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spaceships

  1. This Definitive Spaceship Sizing Chart Will Blow Your Mind In Less Than Twelve Parsecs

    They're tore up plenty, but they'll fly true.

    Honorary space cowboy Dirk Loechel has just completed a mind-blowingly comprehensive 4,268 x 5,690-pixel chart that demonstrates the comparative size of virtually every beloved ship in all of sci-fi.

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  2. X-37B Spaceplane Finishes Its Secret Mission, Prepares to Return to Earth

    After having spent over a year in space, the United States Air Force's secret X-37B spacecraft will be coming in for a landing sometime in the next few weeks. The miniature spaceplane, which looks like a 30 foot long Space Shuttle with angled fins and a bulbous rear end, has apparently performed exceedingly well in its mission -- except what that mission is remains a secret.

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  3. The First of NASA's New Spaceships Assembled

    With the Space Shuttle about to embark on its farewell flight NASA is hard at work on the Multi-Purpose Crew Vehicle, which is derived from the Orion capsule in the now defunct Constellation project. The space agency recently met a major milestone in continuing their human spaceflight program with the first complete, space-worthy assembly of the Orion spacecraft in Denver, Colorado. Though designed for space, this first capsule has a long and earthbound road ahead of it. Now that its complete, it will undergo rigorous vibration testing in Colorado, before being shipped off to the Langley Research Center in Virginia for splashdown trails. NASA hopes to have an unmanned test flight of an Orion capsule by 2013, with a manned launch tentatively planned for 2016. That still leaves NASA a sizable gap for manned spaceflight, likely to be filled by the Russian space agency and private companies like SpaceX. But once complete, Orion could be the craft that takes astronauts to visit asteroids and someday land on Mars. (via Universe Today)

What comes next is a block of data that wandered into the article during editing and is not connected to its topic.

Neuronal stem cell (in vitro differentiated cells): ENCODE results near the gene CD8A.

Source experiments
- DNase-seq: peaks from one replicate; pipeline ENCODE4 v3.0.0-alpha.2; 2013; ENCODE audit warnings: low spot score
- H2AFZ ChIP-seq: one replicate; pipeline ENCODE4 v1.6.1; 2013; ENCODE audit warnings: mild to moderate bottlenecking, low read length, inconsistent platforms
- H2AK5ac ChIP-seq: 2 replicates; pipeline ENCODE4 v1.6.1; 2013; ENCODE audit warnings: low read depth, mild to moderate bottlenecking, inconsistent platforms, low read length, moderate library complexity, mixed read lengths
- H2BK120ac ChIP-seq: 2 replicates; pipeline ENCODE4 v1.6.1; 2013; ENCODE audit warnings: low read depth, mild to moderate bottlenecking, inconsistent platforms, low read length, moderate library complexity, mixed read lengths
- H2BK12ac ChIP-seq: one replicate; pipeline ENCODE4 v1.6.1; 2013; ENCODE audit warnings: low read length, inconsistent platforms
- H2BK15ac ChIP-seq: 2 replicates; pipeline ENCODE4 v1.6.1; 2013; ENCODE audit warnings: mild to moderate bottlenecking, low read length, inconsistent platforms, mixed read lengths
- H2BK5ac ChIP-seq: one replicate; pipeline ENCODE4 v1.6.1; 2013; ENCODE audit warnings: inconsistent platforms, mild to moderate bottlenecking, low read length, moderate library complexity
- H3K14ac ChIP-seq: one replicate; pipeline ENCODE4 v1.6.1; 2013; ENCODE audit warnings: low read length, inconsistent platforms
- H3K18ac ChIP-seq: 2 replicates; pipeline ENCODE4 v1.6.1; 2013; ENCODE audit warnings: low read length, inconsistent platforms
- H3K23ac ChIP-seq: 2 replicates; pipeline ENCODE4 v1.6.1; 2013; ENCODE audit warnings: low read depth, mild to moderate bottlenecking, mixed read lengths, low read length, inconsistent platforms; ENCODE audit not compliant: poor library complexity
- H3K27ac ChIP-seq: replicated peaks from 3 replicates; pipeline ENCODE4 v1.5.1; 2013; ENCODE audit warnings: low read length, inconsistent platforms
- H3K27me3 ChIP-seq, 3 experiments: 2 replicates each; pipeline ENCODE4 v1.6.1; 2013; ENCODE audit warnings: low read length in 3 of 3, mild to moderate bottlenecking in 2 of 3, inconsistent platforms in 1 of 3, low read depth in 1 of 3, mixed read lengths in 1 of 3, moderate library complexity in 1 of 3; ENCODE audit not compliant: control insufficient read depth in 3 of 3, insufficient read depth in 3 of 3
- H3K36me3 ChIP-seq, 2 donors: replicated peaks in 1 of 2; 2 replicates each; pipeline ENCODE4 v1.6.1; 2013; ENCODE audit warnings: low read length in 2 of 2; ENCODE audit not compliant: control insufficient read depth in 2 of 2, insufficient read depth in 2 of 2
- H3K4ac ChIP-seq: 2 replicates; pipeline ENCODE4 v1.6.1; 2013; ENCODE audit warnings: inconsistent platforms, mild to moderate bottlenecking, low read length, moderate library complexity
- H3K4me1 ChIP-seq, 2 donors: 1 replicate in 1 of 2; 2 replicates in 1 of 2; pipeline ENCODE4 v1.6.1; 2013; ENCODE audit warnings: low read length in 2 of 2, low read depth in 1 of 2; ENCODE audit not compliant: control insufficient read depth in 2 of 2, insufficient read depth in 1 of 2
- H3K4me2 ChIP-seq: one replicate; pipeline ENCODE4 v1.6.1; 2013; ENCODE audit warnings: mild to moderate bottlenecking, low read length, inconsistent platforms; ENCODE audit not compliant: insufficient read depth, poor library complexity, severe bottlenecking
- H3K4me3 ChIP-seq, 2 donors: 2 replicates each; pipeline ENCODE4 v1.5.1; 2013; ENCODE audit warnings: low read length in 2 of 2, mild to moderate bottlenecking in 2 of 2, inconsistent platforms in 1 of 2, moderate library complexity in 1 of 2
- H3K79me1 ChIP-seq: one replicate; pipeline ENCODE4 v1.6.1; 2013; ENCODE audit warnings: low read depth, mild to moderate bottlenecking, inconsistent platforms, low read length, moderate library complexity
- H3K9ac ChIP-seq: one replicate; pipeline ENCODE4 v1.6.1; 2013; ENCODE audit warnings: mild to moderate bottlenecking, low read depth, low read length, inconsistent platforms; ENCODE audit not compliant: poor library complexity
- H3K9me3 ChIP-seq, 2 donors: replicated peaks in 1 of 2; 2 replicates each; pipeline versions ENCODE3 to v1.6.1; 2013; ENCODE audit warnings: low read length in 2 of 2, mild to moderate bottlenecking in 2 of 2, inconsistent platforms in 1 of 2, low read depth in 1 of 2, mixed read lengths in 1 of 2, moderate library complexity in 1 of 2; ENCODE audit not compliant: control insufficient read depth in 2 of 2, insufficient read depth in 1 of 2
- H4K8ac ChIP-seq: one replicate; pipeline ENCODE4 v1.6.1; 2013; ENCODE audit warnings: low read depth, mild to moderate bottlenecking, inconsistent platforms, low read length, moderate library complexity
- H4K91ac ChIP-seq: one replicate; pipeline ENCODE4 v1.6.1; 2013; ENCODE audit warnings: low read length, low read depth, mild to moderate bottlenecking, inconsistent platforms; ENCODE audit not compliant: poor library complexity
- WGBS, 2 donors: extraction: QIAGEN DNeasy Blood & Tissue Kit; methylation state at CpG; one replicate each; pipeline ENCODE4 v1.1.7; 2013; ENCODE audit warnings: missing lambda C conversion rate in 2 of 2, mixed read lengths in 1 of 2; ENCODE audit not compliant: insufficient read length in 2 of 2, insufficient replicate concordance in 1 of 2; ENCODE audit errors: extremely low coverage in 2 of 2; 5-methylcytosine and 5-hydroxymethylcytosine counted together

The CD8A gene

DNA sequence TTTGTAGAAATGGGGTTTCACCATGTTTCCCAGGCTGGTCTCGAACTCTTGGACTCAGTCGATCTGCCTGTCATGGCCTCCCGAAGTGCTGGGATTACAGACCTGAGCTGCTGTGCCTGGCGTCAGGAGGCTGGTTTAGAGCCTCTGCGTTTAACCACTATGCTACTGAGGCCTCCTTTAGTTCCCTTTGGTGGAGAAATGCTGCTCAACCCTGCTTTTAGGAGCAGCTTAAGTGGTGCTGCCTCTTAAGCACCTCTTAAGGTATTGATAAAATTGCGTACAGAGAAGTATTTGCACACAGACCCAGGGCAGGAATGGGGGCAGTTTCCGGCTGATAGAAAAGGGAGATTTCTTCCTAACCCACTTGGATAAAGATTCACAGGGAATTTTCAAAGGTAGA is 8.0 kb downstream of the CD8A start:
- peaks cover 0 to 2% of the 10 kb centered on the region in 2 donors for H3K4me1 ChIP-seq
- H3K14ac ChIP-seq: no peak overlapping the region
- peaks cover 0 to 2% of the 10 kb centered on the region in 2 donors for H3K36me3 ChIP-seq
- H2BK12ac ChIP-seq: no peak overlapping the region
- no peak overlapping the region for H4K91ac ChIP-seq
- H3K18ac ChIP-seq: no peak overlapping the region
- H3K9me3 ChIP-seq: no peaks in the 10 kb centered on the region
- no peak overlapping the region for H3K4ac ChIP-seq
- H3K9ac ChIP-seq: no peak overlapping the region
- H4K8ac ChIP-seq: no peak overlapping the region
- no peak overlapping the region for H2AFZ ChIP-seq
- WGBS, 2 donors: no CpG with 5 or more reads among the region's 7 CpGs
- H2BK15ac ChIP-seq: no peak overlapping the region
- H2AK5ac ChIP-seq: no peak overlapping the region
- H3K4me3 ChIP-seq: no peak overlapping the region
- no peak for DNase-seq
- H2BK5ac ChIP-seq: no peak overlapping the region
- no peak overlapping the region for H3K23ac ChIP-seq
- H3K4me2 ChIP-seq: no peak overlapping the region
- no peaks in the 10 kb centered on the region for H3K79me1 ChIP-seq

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  4. Test Plane Performs Vertical Landing

    STOVL (Short Take Off and Vertical Landing) planes have been in development and use since 1951, though only two planes have ever reached operational status. On Thursday, Lockheed Martin's F-35 Lightning II test plane made its very first vertical landing.

    To quote the late, great Douglass Adams: It "hung in the air in exactly the same way that bricks don't."

    Video after the jump.

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